Don't forget to use hanging baskets and containers to maximize your space. A lot can be grown this way. The book The Bountiful Container is an excellent resource for container growing. Another good book for beginngers is You Grow Girl by Gayla Trail.

For bright color in flower form that's easy to grow I'd suggest a small sunflower like Music Box. These can even be grown in containers.
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Frank
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PostPosted: Tue May 08, 2007 3:29 am    Post subject: Reply with quote

I use a "strawberry planter" to grow my basil. It works great and by mid summer it's full. It looks nice on the patio, too.

When I was a kid, we had a HUGE garden. It was easily 40x80. That was a lot of work.

My first garden here was small - about 4x4. I planted tomatoes, onions, shallots, carrots, garlic and green beans. The soil wasn't ready for the tomatoes so they didn't grow very well, but everything else took off.
The carrots were monsterous!
This year, in addition to the basil, I'm planting onions, garlic and shallots - these are so much more pungent and flavorful out of my garden than from the grocery store - especially the garlic. I'm sticking to the things I use the most when cooking.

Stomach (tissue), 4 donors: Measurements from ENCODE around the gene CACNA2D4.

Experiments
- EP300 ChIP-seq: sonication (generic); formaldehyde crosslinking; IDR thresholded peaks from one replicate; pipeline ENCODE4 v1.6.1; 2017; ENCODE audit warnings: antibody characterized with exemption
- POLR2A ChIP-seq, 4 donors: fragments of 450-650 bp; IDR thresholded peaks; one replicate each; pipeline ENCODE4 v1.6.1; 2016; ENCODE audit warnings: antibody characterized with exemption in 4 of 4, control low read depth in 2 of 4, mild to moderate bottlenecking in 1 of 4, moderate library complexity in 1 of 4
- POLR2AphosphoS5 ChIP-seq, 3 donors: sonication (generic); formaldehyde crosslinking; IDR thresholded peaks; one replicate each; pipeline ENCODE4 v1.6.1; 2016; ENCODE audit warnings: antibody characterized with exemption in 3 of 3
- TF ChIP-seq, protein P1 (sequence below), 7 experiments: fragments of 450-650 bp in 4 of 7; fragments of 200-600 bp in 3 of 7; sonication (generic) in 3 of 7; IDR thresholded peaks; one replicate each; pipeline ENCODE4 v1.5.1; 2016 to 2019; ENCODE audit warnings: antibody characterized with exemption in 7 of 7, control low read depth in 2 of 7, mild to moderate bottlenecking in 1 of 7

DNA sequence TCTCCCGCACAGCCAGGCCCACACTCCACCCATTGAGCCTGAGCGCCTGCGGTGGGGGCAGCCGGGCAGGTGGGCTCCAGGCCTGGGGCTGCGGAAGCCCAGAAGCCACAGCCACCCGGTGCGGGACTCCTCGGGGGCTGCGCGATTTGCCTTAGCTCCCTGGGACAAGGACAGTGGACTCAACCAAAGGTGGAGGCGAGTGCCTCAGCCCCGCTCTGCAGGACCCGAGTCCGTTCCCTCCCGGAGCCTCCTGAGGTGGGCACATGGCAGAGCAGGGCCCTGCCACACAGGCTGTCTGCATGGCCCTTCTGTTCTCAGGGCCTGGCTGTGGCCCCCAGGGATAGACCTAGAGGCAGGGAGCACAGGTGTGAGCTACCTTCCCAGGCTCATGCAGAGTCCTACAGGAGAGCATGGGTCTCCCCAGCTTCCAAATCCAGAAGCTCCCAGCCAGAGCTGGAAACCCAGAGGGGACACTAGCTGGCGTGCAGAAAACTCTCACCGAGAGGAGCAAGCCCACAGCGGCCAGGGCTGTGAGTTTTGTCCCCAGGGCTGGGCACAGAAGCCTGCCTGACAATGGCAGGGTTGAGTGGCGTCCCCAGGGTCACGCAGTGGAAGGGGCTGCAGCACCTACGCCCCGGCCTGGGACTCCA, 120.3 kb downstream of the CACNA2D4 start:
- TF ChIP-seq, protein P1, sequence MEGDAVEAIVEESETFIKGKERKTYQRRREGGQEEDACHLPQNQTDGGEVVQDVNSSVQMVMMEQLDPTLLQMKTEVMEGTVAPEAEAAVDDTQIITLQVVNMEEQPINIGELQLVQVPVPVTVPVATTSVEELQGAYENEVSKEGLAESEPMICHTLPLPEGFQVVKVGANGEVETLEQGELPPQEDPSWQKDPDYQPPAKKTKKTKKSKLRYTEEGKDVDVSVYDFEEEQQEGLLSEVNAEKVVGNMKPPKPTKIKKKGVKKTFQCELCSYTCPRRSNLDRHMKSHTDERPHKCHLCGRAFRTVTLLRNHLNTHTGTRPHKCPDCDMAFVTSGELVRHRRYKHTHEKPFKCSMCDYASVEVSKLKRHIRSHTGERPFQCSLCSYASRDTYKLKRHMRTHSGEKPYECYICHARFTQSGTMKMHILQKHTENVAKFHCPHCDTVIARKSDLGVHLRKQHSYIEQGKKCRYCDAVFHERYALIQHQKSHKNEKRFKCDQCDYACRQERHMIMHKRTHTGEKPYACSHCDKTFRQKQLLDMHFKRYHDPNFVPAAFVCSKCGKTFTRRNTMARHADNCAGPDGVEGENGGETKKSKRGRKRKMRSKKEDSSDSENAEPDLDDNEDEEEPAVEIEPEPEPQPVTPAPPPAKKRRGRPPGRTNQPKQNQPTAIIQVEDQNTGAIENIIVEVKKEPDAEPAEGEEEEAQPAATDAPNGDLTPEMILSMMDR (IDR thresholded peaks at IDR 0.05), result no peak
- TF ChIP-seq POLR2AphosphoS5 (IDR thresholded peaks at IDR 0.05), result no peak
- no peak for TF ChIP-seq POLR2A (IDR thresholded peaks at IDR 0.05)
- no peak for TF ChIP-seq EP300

The nice thing is, at the end of the season when I pick everything, I dry the basil and hang it up, hang the onions and shallots in nets in the basement and put the garlic in a "garlic cellar" so I can use all of it throughout the fall and into the winter.

You don't need much to start this kind of garden:
-a few packets of basil seeds
-an onion set
-a shallot set
-a head of garlic
And you don't need a whole lot of space, either. You could actually put them all in planters instead of the ground, depending on how much you actually want to grow.

The only real problem can be hungery critters. But if you plant marigolds (or some other thick growing flowers) around the border, you can pretty much stop the rabbits (It really works - they don't like to go through borders like flowers, they'd just as soon go somewhere else). Other than that, get a small section of chicken wire and fence it in.